A couple of years later I fell on the winter ice and broke my ankle. My first thought was, “oh geeze, they’re gonna take my insulin away”. So I took it out of my purse and stuffed it in the stock of my non-broken ankle. When I was in the ER on the guerney waiting to be seen, it rolled out onto the floor and I couldn’t reach it. A nursing assistant came in and thought somebody else had left it and threw it away, so, I was hosed. They wanted to whisk away my purse to the hospital safe and I said I wanted to keep my meter with me and I was told it wasn’t necessary…

Hi Dana, I’ve been there! Took 40 units of Humalog instead of Lantus. Should have called EMS but it was 3am and I lived a block away from the hospital. Sounds innocent enough, right? After the Police Officer/Guard at the ER and orderly drug me out of my truck and parked it for me they brought the glucagon shot right out to the waiting room for me. After I had the shot and check my blood sugar it was up to a skyward 27 so who knows how low it was. Lesson learned, call the damn EMS! lol

Hello Matthew:

Sigh… it is NOT a question of “testing every day”, in point of fact that is literally irrelevent to my stories at any rate. Our control is an illusion, pure smoke and mirrors, slight of hand of the worst kind.

Consider, if you, or I (any of us) simply make a bad guesstimate as to how much coverage to use whether for food, or by exercising strenously, or any number of additional scenarios… if, if we get that “wrong” the sugars do something often pretty dramatic, right?

As such, any tiny mess up on our part can cause problems. What happens to our sugars between the proverbial light house beacons (ie tests). Lots and lots happen between the tests. However, to answer your question directly, like Bek I test 4 times per day minimum, and have the scars to prove it. But even when we do test, and do so zealously, lots happens in between the “points” on this little connect a dot routine called “control”.

I offer is is VERY possible to make no “mistakes” have no problems on the ~sugar radar~ per se and to still loose, still get taken out despite our zealous vigilence.

No alcohol involved, have never drunk, and never will…

Standing back to back with Bek (as he has hunderds of other diabetics) sweat dripping from them both, their clothing shreaded, rent from their “rough days”, still fighting though barely able to move on those days…


When i was 13 I was at Children’s Hospital in Dallas,TX I have had Diabetes for 4 years and thar was my 5th time with pancreatitis. I was on TPN and the inpatient units had just started using Humalog Pens… I feel asleep around 9:30pm the next thing I know I am being wheeled down the hall I have someone sitting on the side me (later found out they had been doing CPR) and a lot of people yelling orders and commands “DID YOU GIVE THE WHOLE SYRINGE!!!” HAS SOMEONE CALLED A SECOND CODE? WHO CALLED THE ICU!?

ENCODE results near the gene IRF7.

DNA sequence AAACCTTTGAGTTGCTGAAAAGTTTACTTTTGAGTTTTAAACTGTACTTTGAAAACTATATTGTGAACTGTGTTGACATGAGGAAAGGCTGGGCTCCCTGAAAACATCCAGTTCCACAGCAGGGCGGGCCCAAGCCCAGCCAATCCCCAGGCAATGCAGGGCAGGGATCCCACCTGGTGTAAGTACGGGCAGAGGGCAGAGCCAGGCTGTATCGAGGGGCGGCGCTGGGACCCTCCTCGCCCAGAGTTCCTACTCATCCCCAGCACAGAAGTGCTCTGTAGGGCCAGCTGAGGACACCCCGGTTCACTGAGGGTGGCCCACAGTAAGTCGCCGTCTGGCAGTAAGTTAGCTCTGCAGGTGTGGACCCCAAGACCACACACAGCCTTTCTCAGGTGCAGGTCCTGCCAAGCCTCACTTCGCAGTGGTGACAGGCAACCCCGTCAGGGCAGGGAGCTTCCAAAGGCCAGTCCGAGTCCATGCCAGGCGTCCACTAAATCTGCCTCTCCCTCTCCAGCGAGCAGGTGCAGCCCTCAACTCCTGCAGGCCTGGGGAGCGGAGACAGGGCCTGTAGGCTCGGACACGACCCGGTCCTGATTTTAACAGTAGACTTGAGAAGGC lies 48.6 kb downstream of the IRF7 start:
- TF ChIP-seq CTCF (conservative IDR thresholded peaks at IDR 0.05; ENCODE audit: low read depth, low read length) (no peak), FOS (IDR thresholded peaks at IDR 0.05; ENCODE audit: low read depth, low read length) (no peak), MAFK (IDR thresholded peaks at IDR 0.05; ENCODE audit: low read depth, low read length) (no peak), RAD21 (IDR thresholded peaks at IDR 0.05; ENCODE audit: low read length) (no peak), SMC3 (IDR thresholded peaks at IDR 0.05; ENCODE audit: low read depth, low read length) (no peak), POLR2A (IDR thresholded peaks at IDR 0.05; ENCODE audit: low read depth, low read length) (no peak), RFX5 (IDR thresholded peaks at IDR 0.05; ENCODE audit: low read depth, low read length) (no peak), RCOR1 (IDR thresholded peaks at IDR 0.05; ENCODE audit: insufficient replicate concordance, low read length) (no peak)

My mom had woken up and saw that I was covered in sweat, and was not breathing (the nurse in her kicked in while she started CPR and yelling CODE BLUE CODE BLUE!) They had been running a code for over an hour with 30mintues of CPR and 2 shocks. When the lab called back my sugar was 11mg/dL!!! Apparenly that nurse had miss counted with the pen and gave me 30 units instead of 3!!! (how she did that I will never know!)

Reading these war stories,I can add many to fill a book,facing mismanagement of diabetes propted wide scale campaign in my country for all concerned with diabetes care including diabetics,GP,doctors and all health care providers.Workshops,DKA international protocols manuals in ER and ICU and updating and improving decressed the number of these war stories

My story would be funny if it wasn’t so sad. I was pregnant with my son and everything was going well. I went to my normal 20 week appointment and they told me it was time for my glucose tolerance test. I explained multiple time to the nurse that I was diabetic and i already know that i did not tolerate glucose. She kept insisting that I drink the sugar mixture. I kept refusing. She then got rather beligerant and told me that if I refused to follow the Dr.s orders they would no longer see me as a patient. Obviously, I left and changed OB’s the next day. When the new Dr. asked me why I changed so late in my pregnancy, she was appauled by my story and called the other medical office herself to expalin how ignorant the nurse had acted. The other Dr. claimed that he had NOT ordered the glucose tolerance test and that his nurse was just following their usual protocol. My new Dr. filed a complaint against the other Dr’s office with the medical board and the nurse was fired. I have been with my other OB ever since. She knows a lot about diabetic pregancy and has delivered 3 of my children. I don’t know what I would have done without her.